Senators on Tuesday stopped a bill that would have changed the structure of full- and part-time police officers.
The Senate Government Operations Committee introduced an amendment that struck all 25 pages of H.765 and replaced it with a two-page bill that calls for more details on the proposal.
The original bill, sponsored by Rep. Bill Lippert, D-Hinesburg, eliminated part-time officers altogether. The version passed by the House would create three levels of police officers with different levels of training and responsibility.
The Senate's strike-all amendment asks top law enforcement officials to give the Legislature more specifics about what a tiered law enforcement system might look like.
It asks the Vermont Criminal Justice Training Council first for a report by January on whether there should be two or three levels of officer certification to replace Vermont's full- and part-time system.
Currently, part-time officers have the same police power as full-time officers but receive much less training.
The bill is an attempt to curb what some law enforcement officials believe is a dangerous system that gives minimally trained officers the same authority as full-time officers.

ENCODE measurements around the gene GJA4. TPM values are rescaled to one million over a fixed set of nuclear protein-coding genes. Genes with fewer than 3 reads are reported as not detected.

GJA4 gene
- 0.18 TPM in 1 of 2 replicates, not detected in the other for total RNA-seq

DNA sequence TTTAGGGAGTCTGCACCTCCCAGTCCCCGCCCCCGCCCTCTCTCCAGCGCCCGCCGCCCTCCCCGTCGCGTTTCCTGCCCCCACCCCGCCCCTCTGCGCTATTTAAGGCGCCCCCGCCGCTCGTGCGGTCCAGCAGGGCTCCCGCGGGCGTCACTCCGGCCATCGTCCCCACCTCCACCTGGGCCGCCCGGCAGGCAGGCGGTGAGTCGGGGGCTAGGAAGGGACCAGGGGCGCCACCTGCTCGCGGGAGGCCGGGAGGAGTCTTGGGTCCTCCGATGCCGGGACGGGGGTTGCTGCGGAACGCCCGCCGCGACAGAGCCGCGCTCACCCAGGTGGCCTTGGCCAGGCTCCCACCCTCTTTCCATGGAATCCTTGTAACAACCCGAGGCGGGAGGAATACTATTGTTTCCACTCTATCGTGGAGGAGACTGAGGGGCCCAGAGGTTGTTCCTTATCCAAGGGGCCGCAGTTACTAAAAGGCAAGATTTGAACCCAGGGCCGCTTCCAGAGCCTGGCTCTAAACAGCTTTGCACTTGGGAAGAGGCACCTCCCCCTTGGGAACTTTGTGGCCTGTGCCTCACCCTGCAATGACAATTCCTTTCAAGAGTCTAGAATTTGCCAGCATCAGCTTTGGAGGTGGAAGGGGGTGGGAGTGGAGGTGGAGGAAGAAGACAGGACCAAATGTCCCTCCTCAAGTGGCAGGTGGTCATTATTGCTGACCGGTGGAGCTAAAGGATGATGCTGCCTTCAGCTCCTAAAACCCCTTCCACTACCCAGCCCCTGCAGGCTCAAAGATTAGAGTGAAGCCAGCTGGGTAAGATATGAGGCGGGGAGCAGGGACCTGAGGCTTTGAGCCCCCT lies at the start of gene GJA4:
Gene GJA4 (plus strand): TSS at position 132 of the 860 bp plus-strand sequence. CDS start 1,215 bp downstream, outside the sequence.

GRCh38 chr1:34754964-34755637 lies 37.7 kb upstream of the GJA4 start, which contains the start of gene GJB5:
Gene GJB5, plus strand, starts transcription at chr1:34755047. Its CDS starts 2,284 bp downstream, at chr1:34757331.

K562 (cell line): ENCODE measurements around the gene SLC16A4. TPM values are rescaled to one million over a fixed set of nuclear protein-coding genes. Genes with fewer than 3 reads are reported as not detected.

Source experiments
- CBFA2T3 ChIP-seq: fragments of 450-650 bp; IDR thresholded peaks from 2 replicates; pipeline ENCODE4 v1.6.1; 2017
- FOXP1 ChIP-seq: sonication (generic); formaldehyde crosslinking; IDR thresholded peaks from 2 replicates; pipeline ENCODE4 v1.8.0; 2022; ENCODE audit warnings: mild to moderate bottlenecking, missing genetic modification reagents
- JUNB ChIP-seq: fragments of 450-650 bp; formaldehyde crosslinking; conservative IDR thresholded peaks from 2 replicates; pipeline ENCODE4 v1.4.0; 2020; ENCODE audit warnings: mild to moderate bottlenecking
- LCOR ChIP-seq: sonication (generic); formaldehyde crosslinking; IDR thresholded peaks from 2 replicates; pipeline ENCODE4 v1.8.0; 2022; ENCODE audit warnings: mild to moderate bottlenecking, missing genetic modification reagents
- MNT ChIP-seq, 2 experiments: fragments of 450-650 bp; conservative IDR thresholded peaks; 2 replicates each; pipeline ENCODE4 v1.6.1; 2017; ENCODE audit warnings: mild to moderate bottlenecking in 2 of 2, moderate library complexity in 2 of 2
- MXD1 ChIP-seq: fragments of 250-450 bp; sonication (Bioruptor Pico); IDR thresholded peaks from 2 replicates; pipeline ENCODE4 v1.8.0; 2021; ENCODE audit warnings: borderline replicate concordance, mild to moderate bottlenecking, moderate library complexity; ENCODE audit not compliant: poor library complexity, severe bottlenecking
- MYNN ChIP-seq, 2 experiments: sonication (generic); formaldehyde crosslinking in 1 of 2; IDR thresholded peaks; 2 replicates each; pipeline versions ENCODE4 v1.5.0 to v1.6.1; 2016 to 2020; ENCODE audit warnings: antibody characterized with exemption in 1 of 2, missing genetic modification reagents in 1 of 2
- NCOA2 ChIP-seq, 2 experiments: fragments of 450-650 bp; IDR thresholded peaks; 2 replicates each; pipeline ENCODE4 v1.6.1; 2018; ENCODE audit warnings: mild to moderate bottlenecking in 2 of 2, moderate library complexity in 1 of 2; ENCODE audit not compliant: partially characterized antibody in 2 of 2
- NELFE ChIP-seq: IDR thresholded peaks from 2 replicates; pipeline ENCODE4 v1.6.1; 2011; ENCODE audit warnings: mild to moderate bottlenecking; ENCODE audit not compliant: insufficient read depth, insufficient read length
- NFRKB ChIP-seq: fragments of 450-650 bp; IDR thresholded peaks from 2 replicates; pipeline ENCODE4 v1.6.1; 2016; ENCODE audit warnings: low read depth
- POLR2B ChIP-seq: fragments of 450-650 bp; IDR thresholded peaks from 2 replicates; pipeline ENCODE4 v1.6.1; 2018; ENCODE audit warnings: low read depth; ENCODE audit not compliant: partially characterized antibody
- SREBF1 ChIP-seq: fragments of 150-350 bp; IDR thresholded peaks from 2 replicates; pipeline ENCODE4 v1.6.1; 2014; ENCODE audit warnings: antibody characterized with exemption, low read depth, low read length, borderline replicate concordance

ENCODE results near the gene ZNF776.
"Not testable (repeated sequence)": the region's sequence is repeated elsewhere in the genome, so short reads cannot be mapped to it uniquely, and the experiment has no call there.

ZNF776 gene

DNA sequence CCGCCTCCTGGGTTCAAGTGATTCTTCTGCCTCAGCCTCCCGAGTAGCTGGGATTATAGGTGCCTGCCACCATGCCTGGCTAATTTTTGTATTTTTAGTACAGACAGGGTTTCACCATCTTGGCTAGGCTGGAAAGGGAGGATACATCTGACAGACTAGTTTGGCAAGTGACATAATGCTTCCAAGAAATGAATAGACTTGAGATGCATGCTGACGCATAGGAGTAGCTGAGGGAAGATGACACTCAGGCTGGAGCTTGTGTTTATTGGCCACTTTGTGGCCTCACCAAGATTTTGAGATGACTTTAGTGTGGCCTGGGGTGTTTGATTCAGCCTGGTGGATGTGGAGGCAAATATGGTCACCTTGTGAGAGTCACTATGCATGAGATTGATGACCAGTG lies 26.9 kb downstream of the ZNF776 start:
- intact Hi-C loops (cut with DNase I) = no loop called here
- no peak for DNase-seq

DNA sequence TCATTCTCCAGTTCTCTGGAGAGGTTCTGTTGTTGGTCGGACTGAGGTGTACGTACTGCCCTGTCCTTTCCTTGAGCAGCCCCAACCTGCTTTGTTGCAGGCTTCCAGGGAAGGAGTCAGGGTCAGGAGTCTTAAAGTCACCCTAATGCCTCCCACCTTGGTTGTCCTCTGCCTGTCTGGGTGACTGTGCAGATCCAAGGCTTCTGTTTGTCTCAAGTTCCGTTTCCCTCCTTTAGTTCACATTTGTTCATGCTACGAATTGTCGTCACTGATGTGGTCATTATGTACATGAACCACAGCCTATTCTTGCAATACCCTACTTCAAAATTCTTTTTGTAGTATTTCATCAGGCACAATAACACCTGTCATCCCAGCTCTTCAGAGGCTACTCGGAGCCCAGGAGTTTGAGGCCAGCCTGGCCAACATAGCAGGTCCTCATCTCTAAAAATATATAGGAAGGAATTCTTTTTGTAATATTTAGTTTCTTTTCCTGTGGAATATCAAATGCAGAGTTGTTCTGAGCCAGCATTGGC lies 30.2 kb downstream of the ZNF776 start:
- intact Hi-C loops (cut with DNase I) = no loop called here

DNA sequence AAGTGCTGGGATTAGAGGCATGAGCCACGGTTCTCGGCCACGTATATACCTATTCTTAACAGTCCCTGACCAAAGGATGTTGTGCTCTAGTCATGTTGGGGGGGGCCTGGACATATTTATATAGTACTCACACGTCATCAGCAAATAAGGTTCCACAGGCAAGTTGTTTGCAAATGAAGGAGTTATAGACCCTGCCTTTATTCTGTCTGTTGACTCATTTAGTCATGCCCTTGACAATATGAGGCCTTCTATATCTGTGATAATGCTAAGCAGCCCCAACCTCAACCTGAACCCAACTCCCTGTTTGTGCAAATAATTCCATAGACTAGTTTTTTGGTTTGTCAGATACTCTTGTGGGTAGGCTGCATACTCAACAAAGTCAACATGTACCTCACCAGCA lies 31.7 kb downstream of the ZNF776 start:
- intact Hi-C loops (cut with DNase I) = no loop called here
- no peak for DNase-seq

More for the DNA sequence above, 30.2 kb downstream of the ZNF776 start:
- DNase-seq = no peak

Some local police chiefs and constables testified against the bill, saying they rely on part-time officers to keep their budgets in check. There have not been problems with part-timers, they said.
Senators said they believe the House version did not include an adequate description of training and responsibilities at each level.
Rick Gauthier, executive director of the Criminal Justice Training Council, said the new language won't delay the council in moving to a tiered system of officers.
Changing the structure of law enforcement has been a goal of the council for several years and it was developing rules and regulations for the new structure before the bill was introduced, he said.
"It's not to take as much work as some people might think because a lot of this legwork is already done," Gauthier said.